Images of cars speeding through city streets, jetting through
traffic and powering around other vehicles are common portrayals of
drivers in commercials.
However, according to the Insurance Institute for Highway
Safety, these images may translate into erratic driving and even
“They are marketing safety less than speed and horsepower and
using it as a way to sell vehicles, but it encourages behavior that
causes crashes,” said Russ Rader, spokesperson for the institute.
“We have surveyed commercials on TV, and performance and horsepower
are a frequent theme. Safety is the theme of only a handful.”
The dominant theme in 17 percent of car ads aired in 1998 was
performance, according to a study conducted by the institute.
“They obviously think this is a selling point, but it goes
against the clear importance of speed limits to prevent crashes,”
Rader said. “It sends the wrong message to young consumers who are
the most likely to speed and die in crashes.”
According to Rader, the combination of speed and youthfulness
often has deadly results, making drivers ages 16 to 18 four times
more at risk of injury than older drivers.
“It’s irresponsible to market high-performance vehicles to the
highest-risk drivers,” Rader said. “Young drivers are
overrepresented in crashes that are the result of speed. Any time
speed is involved, it makes the crash even worse.”
While past generations boasted muscle cars and drag races, it is
today’s generation that is perfecting power.
“It’s surprising for people to realize horsepower now surpasses
muscle cars in the ’60s and ’70s,” he said. “These things have
always been an issue with young male drivers. Ads only encourage it
Rader said one contributor to the excessive speed on public
roadways problem is a relaxed societal attitude toward reckless
driving. While both drinking and driving are illegal and generally
viewed as socially irresponsible, speeding, although illegal, is
perceived as a lesser taboo.
“There’s a negative societal attitude toward drinking and
driving and even using cell phones while driving,” he said. “But
there’s no negative stigma attached to speeding. Speed is more
likely to lead to death on a highway than cell phones.”
John Carroll, owner of Ed Carroll Volkswagen Porsche, 3003 S.
College Ave., manufactures gear advertisements toward youth with
the goal of reeling in younger consumers who will continually trade
up to more expensive cars as they get older.
Mitsubishi, which used to target younger audiences, changed to a
more mainstream audience because it felt like the company was
targeting kids too young to buy cars they couldn’t afford, he
With advancements in technology, speed is becoming a cheap and
prevalent commodity, making it easy to come by and hard to pass
“There is a reason why manufacturers target youth,” he said.
“With the little turbo-charged cars for very little money, you can
buy (computer) chips to pump up the horsepower.”
Though Americans don’t need power like in Germany where there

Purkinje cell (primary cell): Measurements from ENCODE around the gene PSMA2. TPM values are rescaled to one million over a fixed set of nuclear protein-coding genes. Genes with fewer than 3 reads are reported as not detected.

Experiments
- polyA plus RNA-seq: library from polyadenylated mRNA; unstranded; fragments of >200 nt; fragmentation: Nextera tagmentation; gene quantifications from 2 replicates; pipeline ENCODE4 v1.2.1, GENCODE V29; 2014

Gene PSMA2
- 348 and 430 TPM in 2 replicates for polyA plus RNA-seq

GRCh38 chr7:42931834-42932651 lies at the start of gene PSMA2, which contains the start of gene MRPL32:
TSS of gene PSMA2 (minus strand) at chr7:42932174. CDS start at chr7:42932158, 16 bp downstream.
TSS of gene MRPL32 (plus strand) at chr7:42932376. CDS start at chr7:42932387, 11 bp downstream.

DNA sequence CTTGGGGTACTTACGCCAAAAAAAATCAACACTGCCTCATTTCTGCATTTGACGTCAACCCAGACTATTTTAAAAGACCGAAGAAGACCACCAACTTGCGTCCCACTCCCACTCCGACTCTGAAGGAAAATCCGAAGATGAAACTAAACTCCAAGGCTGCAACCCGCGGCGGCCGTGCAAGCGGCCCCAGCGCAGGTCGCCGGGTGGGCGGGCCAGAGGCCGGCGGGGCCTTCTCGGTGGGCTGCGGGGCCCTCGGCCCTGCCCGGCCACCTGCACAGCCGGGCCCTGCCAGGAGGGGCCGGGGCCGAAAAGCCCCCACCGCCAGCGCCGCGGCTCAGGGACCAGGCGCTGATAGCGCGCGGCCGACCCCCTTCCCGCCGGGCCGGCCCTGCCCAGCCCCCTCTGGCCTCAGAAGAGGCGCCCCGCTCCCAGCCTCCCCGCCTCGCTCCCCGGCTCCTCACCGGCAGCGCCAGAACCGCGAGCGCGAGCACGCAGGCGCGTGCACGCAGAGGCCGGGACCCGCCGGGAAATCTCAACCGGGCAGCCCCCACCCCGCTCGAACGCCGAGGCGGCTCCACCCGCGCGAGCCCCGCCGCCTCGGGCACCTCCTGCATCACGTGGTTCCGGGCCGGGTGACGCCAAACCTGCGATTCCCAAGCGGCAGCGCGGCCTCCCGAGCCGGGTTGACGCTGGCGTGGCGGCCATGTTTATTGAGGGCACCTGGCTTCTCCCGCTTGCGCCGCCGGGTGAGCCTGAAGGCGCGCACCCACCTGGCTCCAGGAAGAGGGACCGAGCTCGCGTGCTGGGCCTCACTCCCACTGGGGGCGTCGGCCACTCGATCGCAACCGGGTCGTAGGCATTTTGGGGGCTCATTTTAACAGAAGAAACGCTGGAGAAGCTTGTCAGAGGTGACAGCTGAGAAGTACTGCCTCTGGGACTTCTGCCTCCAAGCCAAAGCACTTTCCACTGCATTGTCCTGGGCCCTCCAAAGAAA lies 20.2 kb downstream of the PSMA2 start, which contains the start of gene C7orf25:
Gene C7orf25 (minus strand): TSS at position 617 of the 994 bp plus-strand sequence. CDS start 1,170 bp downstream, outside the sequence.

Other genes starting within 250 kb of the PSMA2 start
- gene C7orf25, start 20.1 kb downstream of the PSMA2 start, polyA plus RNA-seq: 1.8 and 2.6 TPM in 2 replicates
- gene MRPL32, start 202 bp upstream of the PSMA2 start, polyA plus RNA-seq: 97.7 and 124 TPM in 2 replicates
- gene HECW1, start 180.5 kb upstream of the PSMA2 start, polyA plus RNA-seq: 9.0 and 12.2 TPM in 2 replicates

are no speed limits, they want to know they have the power when
they need it, he said.
“Americans want power when they pass, or going up mountain
passes,” Carroll said. “When car companies make a new car, they
tune the engine to make sure it will beat the competition in the
Carroll questions the wisdom behind marketing speed and power in
a culture of car racing movies such as “The Fast and the Furious”
and car games like “Grand Theft Auto.”
“I do think it’s a little careless to merchandise a car based on
a drag-racing culture,” he said.
The drag-racing culture is big business for companies such as
PFI, Inc., 5720 S. Bueno Dr., which specializes in installing
after-market parts to enhance power in vehicles.
“Business is great; people come in daily,” said Paul Hackman,
general manager. “I’ve got 13 to 15 cars here now. There is never a
shortage of people wanting to do stuff to their car.”
Souping up vehicles like those seen in “The Fast and The
Furious” has become a new art, one that deals with computerized
engines and microchips.
“There’s a lot of different ways you can go about souping up
cars depending on how much you want to spend,” he said.
Most new cars come equipped with a governing computer chip that
prevents the driver from reaching speeds faster than 100 mph.
However, by switching out the computer that aids the engine, the
car is only limited to how fast the engine is able to go and how
fast the driver desires.
“It’s only as fast as you want it to be,” he said. “It’s up to
the person. The cars we build can be handled by anyone. It’s up to
the person driving it.”
Hackman said he serves a wide variety of customers, though the
majority of his customers are between the ages of 18 and 30. Young
males are not the only ones seeking to put power in their cars.
“Lately, over the last couple of years, we’ve had more female
customers,” Hackman said. “I get everybody from 18-year-olds to
guys in their mid-life crisis. Everybody wants to go fast.”
Bob Wilson, spokesperson for the Colorado Department of
Transportation, said the primary issue with reckless driving is not
only excessive speed but also not recognizing when to drive slowly
Generally a driver can safely cruise at speeds of 75 to 80 mph
on highways because highways are designed for those kinds of
speeds. However, neglecting caution and responsibility often leads
“What tends to cause the biggest accidents is people following
too close, causing chain accidents,” he said.
The Larimer County Sheriff’s Office has seen a rise in the
number of individuals eluding officers this year, said Eloise
Campanella, the office’s press information officer.
“We’ve had to go to increased speeds to stop these people,” she
said. “What we are seeing are a seeming rise in people not yielding
to emergency vehicles.”
Despite consequences that range from trouble with the parents to
trouble with the law, some say the love of power is an undying
“Americans love power, they always will,” Carroll said.